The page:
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How HBO Max’s ‘Gossip Girl’ Rebooted a World of Chuck and Blair ‘Archetypes’ Without Making Carbon Copies

”I think that any similarities were not intentional, but also unavoidable,“ creator Joshua Safran tells TheWrap

HBO Max’s “Gossip Girl” reboot launches Thursday and you know you love it. How do we know you already XoXo the updated take on The CW teen series without having seen it? Well, because if you were a fan of the original show and the drama of young Upper East Siders Blair Waldorf (Leighton Meester), Serena van der Woodsen (Blake Lively), Chuck Bass (Ed Westwick), Nate Archibald (Chace Crawford) and Brooklynites Dan Humphrey (Penn Badgley) and Jenny Humphrey (Taylor Momsen) attending elite Manhattan prep schools, then you’re probably going to enjoy watching this new generation fill their designer shoes in very familiar — but not identical — ways.

“I think that any similarities were not intentional, but also unavoidable because those archetypes exist,” “Gossip Girl” reboot creator Joshua Safran, who was an executive producer and writer on the original show based on Cecily von Ziegesar’s novel series of the same name, told TheWrap.

HBO Max’s “Gossip Girl” explores just how much social media — and the landscape of New York itself — has changed in the intervening years since the original series ended its six-season run on The CW in 2012. The reboot focuses on teens Julien Calloway (Jordan Alexander), Zoya Lott (Whitney Peak), Obie Bergmann IV (Eli Brown), Aki Menzies (Evan Mock), Audrey Hope (Emily Alyn Lynd), Max Wolfe (Thomas Doherty), Luna La (Zion Moreno) and Monet de Haan (Savannah Smith), who are attending Constance St. Jude, the prep school where the original series was set.

The start of a new school year at the Upper East Side’s elite Constance St. Jude’s ushers in the arrival of a newcomer, who soon finds herself thrust into a blinding spotlight. While other students cling to their comfortable, glamorous lives, a mysterious presence threatens to upend the status quo.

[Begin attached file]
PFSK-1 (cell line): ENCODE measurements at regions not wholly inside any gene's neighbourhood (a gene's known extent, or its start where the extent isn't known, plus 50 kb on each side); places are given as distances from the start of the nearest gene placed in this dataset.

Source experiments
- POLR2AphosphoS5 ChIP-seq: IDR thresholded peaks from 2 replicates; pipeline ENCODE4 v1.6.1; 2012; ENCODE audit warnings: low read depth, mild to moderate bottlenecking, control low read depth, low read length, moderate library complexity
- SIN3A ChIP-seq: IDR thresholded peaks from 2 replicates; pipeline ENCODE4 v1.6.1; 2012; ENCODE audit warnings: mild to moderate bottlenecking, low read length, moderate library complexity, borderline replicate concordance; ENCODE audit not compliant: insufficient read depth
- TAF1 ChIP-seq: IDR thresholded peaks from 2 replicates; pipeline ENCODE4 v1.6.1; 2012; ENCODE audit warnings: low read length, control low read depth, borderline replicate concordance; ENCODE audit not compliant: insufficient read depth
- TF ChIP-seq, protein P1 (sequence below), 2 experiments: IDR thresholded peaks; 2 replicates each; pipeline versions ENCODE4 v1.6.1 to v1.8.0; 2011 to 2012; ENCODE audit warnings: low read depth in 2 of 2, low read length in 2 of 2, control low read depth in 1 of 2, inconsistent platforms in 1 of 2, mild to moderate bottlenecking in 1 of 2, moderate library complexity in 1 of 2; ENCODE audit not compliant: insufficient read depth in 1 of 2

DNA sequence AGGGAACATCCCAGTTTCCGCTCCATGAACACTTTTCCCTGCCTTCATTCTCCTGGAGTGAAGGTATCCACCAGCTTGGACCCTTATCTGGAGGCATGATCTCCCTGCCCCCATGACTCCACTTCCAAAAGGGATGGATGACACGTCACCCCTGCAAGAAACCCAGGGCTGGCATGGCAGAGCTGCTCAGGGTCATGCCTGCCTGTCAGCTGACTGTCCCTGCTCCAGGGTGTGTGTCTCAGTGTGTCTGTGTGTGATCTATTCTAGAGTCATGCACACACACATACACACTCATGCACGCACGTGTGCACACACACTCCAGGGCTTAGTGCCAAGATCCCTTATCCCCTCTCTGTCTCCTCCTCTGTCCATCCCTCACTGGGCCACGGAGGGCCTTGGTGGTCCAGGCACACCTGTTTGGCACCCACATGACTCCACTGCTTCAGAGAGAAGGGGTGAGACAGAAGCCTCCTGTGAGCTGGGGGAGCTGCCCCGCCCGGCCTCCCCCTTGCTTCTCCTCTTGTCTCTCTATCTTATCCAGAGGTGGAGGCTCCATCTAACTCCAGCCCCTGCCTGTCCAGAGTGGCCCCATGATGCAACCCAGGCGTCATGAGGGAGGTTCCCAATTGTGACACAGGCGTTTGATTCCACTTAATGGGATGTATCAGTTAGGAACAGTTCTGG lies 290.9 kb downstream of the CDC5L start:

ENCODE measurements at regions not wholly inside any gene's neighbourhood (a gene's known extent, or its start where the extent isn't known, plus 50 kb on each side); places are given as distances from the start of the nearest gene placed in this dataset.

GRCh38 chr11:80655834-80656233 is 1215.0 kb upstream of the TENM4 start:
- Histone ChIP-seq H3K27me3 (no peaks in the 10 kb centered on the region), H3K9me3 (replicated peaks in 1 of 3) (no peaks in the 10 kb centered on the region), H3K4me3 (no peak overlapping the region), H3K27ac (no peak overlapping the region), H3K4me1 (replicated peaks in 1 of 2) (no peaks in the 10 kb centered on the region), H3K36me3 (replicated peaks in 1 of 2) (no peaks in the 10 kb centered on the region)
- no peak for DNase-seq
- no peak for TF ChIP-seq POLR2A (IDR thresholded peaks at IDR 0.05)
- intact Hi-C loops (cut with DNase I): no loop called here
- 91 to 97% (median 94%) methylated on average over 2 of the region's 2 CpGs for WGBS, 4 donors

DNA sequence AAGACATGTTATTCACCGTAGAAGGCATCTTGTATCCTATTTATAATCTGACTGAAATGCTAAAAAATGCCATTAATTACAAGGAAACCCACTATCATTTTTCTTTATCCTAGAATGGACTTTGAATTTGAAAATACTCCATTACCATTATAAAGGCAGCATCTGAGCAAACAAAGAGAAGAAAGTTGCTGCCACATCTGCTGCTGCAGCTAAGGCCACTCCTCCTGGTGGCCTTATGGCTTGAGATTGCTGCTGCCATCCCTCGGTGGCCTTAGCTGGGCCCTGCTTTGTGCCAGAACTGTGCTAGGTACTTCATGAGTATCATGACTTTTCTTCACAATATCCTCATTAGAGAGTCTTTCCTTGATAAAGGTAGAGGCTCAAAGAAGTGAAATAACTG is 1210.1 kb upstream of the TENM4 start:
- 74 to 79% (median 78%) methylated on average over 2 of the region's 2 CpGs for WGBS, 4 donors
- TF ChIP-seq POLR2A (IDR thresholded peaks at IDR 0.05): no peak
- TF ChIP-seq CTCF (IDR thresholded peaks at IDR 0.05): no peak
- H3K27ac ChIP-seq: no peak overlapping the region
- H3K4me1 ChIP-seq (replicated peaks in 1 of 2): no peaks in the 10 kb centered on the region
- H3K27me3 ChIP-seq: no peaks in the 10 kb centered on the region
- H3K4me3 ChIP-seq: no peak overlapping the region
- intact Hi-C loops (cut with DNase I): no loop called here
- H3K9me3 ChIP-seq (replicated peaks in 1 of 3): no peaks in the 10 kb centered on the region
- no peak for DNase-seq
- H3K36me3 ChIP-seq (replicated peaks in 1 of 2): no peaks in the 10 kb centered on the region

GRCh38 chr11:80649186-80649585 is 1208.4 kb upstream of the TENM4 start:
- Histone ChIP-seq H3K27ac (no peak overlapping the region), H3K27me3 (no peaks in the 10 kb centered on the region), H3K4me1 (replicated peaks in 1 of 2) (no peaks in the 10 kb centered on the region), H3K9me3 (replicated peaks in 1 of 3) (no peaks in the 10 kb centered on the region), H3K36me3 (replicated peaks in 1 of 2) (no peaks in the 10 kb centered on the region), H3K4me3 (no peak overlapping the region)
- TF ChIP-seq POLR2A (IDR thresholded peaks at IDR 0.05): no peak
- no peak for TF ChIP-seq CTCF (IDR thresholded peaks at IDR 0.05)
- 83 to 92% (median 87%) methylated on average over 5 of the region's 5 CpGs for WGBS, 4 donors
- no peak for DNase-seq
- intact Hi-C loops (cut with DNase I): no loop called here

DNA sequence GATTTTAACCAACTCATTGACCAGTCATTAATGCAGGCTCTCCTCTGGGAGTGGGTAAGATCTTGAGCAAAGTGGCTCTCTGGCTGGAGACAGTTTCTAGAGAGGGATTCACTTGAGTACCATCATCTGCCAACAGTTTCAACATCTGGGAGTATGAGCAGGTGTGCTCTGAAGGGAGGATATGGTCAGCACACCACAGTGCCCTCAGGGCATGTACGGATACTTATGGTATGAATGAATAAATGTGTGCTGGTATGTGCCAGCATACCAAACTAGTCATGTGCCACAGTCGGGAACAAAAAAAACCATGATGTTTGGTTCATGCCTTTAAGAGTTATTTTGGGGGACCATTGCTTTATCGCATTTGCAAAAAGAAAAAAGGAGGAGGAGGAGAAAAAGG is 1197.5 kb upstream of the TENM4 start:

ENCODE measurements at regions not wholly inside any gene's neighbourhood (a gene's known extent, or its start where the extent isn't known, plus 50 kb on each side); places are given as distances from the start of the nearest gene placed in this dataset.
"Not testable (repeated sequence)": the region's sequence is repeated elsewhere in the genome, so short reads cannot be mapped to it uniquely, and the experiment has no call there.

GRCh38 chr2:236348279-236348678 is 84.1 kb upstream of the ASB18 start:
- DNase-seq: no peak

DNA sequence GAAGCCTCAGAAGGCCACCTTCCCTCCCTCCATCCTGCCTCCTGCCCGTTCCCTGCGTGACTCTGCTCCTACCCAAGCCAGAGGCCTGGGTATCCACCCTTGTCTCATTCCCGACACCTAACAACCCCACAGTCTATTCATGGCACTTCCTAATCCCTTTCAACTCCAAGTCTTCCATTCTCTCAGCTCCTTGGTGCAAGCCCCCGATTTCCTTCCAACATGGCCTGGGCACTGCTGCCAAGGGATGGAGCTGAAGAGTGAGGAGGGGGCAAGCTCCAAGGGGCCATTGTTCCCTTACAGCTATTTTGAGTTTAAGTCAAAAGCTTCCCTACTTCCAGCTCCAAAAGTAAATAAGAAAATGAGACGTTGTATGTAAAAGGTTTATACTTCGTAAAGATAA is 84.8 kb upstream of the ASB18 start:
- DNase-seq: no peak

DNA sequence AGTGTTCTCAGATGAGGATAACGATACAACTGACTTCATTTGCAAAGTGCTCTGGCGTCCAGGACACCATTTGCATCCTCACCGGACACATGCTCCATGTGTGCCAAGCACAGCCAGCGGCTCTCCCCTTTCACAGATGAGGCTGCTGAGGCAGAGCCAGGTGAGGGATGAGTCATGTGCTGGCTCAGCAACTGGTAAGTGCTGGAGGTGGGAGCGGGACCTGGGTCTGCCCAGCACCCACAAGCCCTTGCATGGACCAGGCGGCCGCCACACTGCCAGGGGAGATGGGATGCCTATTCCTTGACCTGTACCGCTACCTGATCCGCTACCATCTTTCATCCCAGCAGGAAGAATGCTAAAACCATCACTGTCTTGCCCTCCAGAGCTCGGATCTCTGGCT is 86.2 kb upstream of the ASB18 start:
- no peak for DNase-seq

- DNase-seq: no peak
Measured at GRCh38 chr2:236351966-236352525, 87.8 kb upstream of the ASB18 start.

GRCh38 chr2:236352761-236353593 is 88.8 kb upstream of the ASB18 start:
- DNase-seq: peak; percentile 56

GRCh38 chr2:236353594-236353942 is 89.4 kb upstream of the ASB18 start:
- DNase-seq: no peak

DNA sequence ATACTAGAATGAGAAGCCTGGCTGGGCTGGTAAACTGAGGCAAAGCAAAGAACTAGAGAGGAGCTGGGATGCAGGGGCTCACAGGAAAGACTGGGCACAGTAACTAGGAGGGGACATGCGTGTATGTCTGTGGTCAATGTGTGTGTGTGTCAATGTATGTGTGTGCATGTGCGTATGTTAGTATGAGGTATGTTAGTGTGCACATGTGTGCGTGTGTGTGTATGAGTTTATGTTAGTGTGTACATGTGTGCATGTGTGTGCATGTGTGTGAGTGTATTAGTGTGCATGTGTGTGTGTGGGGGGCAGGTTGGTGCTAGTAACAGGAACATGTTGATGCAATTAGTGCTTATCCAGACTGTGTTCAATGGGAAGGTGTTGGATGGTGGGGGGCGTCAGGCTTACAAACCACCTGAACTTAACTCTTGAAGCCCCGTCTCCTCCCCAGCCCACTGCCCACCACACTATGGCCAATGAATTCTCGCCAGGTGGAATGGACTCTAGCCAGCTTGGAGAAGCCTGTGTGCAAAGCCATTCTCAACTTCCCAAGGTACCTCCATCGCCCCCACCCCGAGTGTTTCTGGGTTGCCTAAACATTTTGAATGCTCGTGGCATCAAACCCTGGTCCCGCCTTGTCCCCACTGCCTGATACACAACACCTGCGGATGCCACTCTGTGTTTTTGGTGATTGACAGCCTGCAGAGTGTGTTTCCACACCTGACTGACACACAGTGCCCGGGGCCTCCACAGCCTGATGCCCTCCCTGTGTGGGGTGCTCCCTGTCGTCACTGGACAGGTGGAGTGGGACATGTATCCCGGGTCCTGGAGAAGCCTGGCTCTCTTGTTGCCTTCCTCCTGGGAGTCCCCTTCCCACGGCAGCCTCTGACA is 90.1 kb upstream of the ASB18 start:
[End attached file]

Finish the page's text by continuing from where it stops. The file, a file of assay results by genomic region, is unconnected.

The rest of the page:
“I wrote the pilot and then I was like, ‘Huh, Chuck and Max have some similarities. Blair and Audrey have some similarities. Jenny and Zoya have some similarities,'” Safran said.

So he called up Stephanie Savage, who co-created The CW’s “Gossip Girl” with Josh Schwartz and is executive producing the reboot along with Safran and Schwartz, and told her his concerns.

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“I was like, ‘I really wanted this to be different and for nobody to feel like I was trying to carbon copy the original or wink at it too much.’ And Stephanie is like, ‘No, it’s that Cecily created very great archetypes that exist in this world. When she invented those characters and wrote those books, she looked and said, these are the historical types that exist in this world. And so there was no way to not touch upon that.'”

That’s when Safran was able to “let got of that” and accept what the “Gossip Girl” reboot would need.

“I was like, well, there’s always a Chuck, there’s always a Max. In Oscar Wilde’s work and ‘Bright Young Things’ there’s the dandy. The Shakespearean characters, the Edith Wharton characters. They’ve existed throughout time in literature and in art. But I do think these characters stand on their own. I do think they are different. I think that any similarities were not intentional, but also unavoidable because those archetypes exist.”